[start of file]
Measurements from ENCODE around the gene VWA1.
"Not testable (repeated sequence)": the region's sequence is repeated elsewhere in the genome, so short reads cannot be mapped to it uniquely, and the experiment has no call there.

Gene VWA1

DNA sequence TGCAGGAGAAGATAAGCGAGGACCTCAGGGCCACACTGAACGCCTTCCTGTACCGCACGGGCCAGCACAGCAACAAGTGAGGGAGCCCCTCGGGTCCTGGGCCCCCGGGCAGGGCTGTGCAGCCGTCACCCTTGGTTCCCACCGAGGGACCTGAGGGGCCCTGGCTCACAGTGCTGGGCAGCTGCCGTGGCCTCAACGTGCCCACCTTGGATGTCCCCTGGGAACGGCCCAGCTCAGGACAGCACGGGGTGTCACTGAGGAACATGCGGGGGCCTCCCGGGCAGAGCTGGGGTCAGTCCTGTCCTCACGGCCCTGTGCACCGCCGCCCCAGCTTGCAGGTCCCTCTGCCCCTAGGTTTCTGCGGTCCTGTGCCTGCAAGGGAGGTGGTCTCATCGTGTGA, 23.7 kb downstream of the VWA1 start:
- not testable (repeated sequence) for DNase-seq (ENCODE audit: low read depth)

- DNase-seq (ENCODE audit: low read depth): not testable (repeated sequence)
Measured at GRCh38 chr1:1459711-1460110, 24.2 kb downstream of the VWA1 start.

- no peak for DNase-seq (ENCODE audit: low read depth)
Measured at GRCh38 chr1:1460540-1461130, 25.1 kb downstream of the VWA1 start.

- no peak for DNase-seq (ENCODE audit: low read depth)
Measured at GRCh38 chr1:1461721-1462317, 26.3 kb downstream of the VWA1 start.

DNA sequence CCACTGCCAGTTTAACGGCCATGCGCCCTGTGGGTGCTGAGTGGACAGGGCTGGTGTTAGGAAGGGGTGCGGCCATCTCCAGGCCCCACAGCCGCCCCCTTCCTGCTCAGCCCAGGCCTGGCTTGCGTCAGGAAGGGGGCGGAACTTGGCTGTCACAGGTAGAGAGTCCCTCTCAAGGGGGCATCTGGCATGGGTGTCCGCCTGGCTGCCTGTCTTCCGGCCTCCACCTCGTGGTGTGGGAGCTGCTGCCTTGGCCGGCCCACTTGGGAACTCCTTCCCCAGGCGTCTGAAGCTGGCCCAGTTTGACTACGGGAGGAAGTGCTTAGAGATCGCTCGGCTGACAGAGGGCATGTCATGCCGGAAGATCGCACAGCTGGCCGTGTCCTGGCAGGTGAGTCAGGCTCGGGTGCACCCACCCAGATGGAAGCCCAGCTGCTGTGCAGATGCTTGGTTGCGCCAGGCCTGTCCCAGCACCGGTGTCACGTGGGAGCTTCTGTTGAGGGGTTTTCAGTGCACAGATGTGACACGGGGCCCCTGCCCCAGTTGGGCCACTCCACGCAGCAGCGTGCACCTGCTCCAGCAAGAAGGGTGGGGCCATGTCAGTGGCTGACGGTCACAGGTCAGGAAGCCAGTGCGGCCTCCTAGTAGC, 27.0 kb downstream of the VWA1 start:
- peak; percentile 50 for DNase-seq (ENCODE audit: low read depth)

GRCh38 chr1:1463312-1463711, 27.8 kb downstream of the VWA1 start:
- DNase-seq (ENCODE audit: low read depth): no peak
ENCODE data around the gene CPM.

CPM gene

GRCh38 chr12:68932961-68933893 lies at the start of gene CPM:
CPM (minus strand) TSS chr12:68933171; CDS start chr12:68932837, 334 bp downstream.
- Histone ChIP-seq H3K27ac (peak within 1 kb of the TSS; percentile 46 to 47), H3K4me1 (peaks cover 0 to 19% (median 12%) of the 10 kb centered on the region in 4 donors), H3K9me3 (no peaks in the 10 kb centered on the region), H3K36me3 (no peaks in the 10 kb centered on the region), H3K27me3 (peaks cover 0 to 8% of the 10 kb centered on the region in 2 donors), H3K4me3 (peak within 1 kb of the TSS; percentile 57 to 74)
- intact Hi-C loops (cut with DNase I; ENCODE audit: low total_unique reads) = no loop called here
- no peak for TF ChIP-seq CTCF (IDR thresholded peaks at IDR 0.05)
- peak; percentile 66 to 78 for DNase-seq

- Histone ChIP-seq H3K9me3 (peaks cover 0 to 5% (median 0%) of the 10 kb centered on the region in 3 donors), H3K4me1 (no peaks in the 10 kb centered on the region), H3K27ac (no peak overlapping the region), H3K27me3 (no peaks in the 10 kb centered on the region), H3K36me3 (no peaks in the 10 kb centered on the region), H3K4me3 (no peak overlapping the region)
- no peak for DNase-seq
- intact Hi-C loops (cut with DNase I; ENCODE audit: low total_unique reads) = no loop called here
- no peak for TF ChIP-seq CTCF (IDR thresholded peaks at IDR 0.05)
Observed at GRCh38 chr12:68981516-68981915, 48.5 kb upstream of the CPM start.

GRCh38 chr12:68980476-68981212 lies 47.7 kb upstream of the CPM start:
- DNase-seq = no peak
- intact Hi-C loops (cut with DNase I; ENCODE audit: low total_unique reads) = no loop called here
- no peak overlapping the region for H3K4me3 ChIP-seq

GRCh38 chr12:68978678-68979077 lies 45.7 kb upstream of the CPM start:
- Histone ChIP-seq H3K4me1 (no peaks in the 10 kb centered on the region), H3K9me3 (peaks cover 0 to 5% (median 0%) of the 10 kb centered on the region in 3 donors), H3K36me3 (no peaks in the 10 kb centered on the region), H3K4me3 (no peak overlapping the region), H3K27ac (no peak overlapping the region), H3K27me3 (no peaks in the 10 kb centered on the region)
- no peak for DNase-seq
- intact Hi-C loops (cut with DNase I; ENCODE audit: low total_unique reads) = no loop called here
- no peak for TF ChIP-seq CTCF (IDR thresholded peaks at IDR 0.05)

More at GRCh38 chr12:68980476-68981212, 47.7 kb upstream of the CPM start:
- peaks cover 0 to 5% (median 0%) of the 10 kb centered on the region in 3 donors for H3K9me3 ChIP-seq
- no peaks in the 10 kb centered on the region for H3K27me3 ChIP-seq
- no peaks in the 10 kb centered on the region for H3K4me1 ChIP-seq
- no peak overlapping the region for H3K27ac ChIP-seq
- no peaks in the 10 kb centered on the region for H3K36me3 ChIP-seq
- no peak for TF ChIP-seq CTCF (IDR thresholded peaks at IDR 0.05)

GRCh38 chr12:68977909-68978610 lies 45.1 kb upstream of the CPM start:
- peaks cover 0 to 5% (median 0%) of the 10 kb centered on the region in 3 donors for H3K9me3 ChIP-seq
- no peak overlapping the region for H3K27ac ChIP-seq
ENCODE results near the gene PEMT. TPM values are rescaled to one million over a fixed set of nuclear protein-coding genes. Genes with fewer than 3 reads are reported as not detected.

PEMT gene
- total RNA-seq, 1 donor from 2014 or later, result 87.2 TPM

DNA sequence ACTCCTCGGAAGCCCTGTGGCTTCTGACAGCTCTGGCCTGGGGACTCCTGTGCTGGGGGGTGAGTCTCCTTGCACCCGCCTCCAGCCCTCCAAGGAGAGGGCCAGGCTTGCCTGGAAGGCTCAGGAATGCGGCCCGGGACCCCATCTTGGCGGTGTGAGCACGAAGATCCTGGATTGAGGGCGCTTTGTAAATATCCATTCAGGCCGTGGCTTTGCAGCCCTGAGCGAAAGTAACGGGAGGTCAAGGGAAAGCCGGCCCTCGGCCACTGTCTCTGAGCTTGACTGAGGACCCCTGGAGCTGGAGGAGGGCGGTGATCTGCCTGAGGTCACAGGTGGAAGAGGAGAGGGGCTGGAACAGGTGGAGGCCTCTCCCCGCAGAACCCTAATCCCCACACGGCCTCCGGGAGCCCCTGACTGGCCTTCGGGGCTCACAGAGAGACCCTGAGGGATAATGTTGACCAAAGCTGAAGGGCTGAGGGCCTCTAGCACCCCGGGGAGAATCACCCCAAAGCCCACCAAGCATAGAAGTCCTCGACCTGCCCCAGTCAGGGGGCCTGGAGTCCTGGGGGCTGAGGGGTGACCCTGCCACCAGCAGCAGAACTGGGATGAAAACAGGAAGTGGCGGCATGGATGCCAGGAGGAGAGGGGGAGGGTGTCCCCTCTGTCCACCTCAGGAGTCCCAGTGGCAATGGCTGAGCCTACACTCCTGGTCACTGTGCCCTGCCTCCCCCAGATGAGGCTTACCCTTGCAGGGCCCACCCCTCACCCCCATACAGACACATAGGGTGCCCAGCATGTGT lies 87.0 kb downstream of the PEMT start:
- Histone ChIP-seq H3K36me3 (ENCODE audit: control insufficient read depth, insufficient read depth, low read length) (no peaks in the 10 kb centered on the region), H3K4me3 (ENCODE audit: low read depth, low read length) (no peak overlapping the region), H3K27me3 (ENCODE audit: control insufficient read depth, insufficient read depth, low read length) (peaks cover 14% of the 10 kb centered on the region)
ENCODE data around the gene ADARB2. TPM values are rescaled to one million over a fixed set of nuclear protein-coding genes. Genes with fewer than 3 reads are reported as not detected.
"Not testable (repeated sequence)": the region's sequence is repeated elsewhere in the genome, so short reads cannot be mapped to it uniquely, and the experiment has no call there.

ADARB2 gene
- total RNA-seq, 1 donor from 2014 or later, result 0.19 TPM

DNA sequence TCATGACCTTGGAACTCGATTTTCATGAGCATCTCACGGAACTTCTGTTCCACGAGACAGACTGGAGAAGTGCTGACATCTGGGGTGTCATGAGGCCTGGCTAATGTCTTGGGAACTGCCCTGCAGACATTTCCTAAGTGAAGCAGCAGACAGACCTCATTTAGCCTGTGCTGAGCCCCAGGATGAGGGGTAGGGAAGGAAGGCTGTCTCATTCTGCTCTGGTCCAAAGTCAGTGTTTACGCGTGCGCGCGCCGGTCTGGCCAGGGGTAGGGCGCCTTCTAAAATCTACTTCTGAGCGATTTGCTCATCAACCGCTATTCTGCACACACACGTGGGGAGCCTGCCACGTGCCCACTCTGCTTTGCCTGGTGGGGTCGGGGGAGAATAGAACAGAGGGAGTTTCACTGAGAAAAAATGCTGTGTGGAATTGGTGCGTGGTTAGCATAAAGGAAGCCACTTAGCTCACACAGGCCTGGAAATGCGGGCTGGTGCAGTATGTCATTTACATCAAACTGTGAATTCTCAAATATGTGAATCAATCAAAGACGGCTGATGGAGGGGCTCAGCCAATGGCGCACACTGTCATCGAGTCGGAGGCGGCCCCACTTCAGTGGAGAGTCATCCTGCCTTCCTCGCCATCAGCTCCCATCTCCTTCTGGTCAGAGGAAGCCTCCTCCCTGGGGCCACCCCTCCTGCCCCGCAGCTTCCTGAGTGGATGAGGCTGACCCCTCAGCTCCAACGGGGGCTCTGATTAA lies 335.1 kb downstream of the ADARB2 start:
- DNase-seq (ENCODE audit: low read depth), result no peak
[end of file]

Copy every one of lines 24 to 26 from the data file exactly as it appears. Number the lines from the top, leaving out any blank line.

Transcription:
- Histone ChIP-seq H3K9me3 (peaks cover 0 to 5% (median 0%) of the 10 kb centered on the region in 3 donors), H3K4me1 (no peaks in the 10 kb centered on the region), H3K27ac (no peak overlapping the region), H3K27me3 (no peaks in the 10 kb centered on the region), H3K36me3 (no peaks in the 10 kb centered on the region), H3K4me3 (no peak overlapping the region)
- no peak for DNase-seq
- intact Hi-C loops (cut with DNase I; ENCODE audit: low total_unique reads) = no loop called here